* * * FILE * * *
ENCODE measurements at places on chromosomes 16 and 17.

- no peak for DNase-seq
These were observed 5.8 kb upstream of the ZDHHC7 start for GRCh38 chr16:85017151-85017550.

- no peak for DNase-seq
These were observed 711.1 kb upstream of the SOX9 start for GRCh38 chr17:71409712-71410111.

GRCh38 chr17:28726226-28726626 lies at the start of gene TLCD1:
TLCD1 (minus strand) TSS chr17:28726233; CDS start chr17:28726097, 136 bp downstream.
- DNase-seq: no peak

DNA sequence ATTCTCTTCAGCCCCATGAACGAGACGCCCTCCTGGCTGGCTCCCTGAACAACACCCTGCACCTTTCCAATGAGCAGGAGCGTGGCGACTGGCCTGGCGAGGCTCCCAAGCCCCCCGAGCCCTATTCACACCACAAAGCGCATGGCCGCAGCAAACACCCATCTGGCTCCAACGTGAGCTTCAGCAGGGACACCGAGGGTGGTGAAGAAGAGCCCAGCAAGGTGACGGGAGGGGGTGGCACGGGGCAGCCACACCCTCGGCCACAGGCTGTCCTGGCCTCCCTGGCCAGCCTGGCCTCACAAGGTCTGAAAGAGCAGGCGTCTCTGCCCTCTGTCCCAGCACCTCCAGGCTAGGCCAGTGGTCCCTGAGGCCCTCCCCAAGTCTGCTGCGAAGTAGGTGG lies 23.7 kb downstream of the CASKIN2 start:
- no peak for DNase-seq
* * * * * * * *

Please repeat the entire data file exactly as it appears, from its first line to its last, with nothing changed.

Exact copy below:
ENCODE measurements at places on chromosomes 16 and 17.

- no peak for DNase-seq
These were observed 5.8 kb upstream of the ZDHHC7 start for GRCh38 chr16:85017151-85017550.

- no peak for DNase-seq
These were observed 711.1 kb upstream of the SOX9 start for GRCh38 chr17:71409712-71410111.

GRCh38 chr17:28726226-28726626 lies at the start of gene TLCD1:
TLCD1 (minus strand) TSS chr17:28726233; CDS start chr17:28726097, 136 bp downstream.
- DNase-seq: no peak

DNA sequence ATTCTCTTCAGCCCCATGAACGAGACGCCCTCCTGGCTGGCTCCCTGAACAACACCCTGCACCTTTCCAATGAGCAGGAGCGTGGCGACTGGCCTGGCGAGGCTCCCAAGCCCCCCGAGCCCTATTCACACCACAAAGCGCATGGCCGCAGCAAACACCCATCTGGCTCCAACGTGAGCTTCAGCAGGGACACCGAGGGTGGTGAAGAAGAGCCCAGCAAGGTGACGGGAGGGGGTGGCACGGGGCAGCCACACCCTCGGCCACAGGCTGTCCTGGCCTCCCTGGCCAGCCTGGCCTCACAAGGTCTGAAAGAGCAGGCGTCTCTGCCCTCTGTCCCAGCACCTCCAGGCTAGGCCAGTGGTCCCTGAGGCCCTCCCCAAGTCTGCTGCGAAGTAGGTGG lies 23.7 kb downstream of the CASKIN2 start:
- no peak for DNase-seq